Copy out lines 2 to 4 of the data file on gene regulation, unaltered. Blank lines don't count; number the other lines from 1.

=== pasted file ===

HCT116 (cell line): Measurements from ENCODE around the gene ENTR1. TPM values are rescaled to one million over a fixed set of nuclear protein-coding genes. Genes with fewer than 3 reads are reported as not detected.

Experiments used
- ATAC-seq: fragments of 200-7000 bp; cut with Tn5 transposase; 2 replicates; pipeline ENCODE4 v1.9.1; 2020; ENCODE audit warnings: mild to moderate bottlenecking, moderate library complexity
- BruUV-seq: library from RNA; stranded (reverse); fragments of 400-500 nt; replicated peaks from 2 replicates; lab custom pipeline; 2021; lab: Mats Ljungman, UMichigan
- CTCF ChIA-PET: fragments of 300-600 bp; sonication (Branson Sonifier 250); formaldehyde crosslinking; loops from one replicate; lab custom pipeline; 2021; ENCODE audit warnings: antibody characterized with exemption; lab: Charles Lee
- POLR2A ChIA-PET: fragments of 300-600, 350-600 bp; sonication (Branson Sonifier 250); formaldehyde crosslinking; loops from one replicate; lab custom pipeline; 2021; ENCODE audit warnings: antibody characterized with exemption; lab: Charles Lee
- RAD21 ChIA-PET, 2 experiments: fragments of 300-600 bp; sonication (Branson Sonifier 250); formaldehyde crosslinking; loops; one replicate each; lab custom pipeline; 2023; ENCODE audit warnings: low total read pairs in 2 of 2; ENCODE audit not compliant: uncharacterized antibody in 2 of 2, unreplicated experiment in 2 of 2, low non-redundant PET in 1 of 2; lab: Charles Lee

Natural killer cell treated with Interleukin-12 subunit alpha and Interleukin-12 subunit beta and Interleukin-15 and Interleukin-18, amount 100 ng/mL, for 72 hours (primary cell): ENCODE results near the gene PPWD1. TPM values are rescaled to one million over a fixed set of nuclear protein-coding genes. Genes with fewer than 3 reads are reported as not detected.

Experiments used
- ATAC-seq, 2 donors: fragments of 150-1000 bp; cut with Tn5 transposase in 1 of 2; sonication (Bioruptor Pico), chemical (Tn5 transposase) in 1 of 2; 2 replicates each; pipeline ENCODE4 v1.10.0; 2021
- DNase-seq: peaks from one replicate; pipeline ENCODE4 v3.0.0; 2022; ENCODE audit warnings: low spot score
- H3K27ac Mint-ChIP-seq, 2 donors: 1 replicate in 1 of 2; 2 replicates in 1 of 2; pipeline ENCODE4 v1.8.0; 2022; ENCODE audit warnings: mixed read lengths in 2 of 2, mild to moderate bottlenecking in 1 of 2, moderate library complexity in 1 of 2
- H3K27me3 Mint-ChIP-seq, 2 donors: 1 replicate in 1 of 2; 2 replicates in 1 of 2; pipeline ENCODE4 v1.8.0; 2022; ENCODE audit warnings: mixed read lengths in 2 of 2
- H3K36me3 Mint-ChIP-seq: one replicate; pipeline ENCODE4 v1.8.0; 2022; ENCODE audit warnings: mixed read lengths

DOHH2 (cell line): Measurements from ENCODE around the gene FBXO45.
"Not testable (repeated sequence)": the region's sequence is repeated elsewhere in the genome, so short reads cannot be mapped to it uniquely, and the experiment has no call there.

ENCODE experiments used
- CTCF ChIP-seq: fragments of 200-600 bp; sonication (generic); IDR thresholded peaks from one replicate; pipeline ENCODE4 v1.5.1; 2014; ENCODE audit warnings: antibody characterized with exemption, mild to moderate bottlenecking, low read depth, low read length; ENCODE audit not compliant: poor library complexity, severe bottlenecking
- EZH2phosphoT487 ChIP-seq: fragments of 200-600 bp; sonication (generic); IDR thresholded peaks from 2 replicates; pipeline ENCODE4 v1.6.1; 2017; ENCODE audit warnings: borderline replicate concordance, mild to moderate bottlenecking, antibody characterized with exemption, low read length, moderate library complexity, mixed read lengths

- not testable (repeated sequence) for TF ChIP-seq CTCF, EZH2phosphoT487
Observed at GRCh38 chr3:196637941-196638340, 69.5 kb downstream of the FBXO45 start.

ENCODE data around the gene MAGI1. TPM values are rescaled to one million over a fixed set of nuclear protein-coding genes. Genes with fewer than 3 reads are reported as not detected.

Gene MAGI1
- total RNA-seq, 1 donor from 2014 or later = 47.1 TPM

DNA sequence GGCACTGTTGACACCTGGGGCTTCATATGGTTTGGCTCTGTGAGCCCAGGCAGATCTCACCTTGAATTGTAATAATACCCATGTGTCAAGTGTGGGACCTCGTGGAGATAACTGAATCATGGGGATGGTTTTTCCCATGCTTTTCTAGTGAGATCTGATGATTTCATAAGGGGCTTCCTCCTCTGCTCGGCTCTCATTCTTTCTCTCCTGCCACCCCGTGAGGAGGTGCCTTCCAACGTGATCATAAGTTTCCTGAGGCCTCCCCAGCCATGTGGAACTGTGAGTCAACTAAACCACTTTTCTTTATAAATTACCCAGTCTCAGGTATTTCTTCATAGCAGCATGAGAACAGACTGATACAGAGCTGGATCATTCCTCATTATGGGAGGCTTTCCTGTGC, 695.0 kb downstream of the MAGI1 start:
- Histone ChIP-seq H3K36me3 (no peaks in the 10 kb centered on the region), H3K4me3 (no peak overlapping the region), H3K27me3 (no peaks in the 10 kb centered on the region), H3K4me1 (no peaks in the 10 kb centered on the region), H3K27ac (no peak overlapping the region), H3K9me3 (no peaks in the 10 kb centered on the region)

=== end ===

Experiments used
- ATAC-seq: fragments of 200-7000 bp; cut with Tn5 transposase; 2 replicates; pipeline ENCODE4 v1.9.1; 2020; ENCODE audit warnings: mild to moderate bottlenecking, moderate library complexity
- BruUV-seq: library from RNA; stranded (reverse); fragments of 400-500 nt; replicated peaks from 2 replicates; lab custom pipeline; 2021; lab: Mats Ljungman, UMichigan